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Rescued miners are suffering psychologically, says Chile's health minister

posted 15 Oct 2010, 12:36 by Sam Mbale   [ updated 15 Oct 2010, 12:38 ]

Chile's Health Minister says some of the newly-rescued miners are suffering psychologically following their 70-day ordeal.

COPIAPO, CHILE (OCTOBER 15, 2010) REUTERS TV - Chile's Health Minister said on Friday (October 15) that some of the newly-rescued miners were in a "delicate" psychological situation following their 70-day ordeal trapped deep in the belly of the mountain.

The Minister, Jaime Manalich, also took the occasion to give thanks to the medics who have worked behind the scenes while the miners were trapped.

"I want to briefly present, in the light of the day, the extraordinary people who during these long weeks have worked away silently and modesty to secure one of the essential aspects of this operation in San Lorenzo which, to be honest, at first seemed impossible to us: to keep the 33 miners healthy until the time of rescue," Manalich told reporters outside the hospital were many of the miners are recovering.

Manalich explained that although the miners' situation was much better than expected, the idea of them returning to normal life straight away was highly unlikely.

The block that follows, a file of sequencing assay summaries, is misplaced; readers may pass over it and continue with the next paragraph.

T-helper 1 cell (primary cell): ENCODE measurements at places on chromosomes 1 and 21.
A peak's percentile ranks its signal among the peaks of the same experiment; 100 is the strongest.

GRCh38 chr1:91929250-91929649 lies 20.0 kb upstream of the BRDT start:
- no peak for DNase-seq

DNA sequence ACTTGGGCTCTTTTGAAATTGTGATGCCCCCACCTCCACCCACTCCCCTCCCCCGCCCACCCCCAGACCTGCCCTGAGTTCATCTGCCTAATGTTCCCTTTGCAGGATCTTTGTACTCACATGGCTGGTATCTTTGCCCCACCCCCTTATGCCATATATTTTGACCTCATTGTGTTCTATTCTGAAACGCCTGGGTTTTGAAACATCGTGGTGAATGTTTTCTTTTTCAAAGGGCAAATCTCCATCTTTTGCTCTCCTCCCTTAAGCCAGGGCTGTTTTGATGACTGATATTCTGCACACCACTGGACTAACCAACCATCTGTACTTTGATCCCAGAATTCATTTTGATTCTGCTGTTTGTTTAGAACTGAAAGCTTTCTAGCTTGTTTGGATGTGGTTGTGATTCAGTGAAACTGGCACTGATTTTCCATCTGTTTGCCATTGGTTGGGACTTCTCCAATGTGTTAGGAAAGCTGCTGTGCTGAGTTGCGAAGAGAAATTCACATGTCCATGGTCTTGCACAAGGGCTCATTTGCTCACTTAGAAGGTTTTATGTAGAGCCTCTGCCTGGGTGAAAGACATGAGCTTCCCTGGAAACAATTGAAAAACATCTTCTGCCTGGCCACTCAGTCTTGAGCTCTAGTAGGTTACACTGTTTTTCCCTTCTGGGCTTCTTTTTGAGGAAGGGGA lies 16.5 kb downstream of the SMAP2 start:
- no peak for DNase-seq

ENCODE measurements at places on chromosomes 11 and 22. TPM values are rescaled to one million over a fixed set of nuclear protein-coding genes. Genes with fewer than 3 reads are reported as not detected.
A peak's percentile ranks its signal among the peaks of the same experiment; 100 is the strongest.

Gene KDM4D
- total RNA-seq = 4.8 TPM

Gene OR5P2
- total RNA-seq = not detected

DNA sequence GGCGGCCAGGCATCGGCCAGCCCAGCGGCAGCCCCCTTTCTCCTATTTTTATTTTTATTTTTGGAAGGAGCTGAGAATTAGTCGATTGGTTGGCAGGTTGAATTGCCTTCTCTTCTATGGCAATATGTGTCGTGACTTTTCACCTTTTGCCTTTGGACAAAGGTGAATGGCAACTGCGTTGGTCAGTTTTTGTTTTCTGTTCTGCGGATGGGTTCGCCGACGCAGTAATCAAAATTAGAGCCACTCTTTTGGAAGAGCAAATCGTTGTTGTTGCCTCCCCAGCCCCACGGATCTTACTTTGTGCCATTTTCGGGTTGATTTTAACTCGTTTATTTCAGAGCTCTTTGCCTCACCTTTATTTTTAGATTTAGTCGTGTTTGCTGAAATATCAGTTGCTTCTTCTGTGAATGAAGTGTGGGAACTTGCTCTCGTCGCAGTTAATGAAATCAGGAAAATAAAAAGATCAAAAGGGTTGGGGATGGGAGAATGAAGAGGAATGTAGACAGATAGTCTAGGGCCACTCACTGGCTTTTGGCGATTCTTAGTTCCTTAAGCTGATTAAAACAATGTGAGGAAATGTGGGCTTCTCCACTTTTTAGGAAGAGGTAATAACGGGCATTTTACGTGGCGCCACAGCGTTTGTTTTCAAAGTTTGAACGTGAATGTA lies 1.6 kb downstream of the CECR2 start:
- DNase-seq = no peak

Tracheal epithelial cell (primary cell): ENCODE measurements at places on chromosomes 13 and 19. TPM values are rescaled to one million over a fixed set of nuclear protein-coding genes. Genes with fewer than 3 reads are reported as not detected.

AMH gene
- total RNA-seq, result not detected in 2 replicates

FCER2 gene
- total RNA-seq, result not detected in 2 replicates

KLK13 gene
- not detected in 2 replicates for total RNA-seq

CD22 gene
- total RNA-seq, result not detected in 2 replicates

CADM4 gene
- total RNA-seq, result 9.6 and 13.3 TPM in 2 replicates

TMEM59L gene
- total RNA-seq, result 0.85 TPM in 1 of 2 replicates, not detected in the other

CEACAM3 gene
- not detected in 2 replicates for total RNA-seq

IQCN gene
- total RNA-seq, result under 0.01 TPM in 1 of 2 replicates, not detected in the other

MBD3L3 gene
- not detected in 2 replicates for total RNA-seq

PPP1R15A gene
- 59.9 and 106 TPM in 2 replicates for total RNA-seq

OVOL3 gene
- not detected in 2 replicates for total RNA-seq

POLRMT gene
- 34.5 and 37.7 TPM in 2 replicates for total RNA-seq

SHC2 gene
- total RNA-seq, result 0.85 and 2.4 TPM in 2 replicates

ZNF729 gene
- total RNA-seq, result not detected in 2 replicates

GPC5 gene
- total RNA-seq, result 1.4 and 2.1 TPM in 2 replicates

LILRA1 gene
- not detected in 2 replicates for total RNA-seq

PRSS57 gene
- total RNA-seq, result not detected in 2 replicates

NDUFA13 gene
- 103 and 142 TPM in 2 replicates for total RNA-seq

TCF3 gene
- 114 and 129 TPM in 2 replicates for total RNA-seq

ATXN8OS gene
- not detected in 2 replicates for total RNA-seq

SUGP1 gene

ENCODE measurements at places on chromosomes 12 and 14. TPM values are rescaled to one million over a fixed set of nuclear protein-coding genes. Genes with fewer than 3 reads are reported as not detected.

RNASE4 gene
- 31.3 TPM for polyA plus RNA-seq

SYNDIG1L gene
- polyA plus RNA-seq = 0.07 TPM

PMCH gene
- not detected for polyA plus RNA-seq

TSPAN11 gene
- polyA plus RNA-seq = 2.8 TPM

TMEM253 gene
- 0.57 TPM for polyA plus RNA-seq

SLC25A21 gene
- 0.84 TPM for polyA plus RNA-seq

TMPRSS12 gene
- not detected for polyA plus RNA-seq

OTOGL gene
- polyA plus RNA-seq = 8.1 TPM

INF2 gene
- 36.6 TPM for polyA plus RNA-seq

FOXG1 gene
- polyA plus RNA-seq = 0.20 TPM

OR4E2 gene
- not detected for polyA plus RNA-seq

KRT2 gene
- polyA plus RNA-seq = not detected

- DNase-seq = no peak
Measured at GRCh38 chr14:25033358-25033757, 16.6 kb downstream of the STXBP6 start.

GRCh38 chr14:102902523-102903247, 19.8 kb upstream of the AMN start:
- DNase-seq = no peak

"At this time, there are various men who are in a delicate situation from an emotional point of view. Taking into account yesterday's high-level evaluation and today, we have a certain amount of unease because we are passing over to the families and the doctors people who are fragile. To think that in one more week these men will be back to a normal, calm life, I believe that the least likely scenario," said Manalich.

One miner is said to be suffering from pneumonia and others need dental treatment, but no serious physical problems have been reported.

"They are going to have a very hard time from the psychological point of view. They have to adapt to a new life, they have to fear the hardest time on the mine, therefore we are prepared to stay with them and to work at least in the next six month supporting them if they ask for this psychological point of view," said Manalich.

Manalich also tackled the difficult question of compensation for men, who suffered life in a hot, dark and confined space for almost two months, not knowing if they would ever get out.

"They have kept their salaries and the workers compensation pack (package) for all the time they have spent at the bottom of the mine and (it) is already arranged that they are going to keep their salaries for at least one extra month and obviously in those guys whose health conditions justify it they're going to keep this compensation for a longer period of time," said Manalich.

Three of the miners were discharged from the hospital on Thursday (October 15). Doctors have said many more would be released later on Friday (October 15).